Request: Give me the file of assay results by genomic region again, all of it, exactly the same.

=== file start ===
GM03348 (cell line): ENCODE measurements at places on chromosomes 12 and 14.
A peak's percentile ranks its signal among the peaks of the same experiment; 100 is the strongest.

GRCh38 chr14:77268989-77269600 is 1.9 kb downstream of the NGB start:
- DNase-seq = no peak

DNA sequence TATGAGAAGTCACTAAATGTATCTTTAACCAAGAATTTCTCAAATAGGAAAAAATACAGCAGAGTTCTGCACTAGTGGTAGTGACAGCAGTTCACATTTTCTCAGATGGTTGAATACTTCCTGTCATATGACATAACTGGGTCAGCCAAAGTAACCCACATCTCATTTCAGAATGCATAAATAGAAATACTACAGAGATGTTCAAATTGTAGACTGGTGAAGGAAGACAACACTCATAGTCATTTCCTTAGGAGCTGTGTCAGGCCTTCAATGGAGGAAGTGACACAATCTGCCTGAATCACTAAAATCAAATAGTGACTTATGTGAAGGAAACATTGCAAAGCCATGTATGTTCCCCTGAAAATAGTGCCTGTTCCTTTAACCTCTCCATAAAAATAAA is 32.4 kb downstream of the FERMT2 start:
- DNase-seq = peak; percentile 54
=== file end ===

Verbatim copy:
GM03348 (cell line): ENCODE measurements at places on chromosomes 12 and 14.
A peak's percentile ranks its signal among the peaks of the same experiment; 100 is the strongest.

GRCh38 chr14:77268989-77269600 is 1.9 kb downstream of the NGB start:
- DNase-seq = no peak

DNA sequence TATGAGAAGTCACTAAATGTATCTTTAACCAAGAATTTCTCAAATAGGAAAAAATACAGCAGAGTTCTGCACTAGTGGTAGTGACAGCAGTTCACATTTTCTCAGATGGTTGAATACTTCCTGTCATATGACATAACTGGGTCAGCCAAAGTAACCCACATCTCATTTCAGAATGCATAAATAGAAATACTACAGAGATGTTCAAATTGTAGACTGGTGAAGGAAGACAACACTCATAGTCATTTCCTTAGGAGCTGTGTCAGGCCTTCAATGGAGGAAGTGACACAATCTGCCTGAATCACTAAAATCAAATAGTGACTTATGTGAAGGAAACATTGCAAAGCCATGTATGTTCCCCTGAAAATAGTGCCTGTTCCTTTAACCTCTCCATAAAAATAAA is 32.4 kb downstream of the FERMT2 start:
- DNase-seq = peak; percentile 54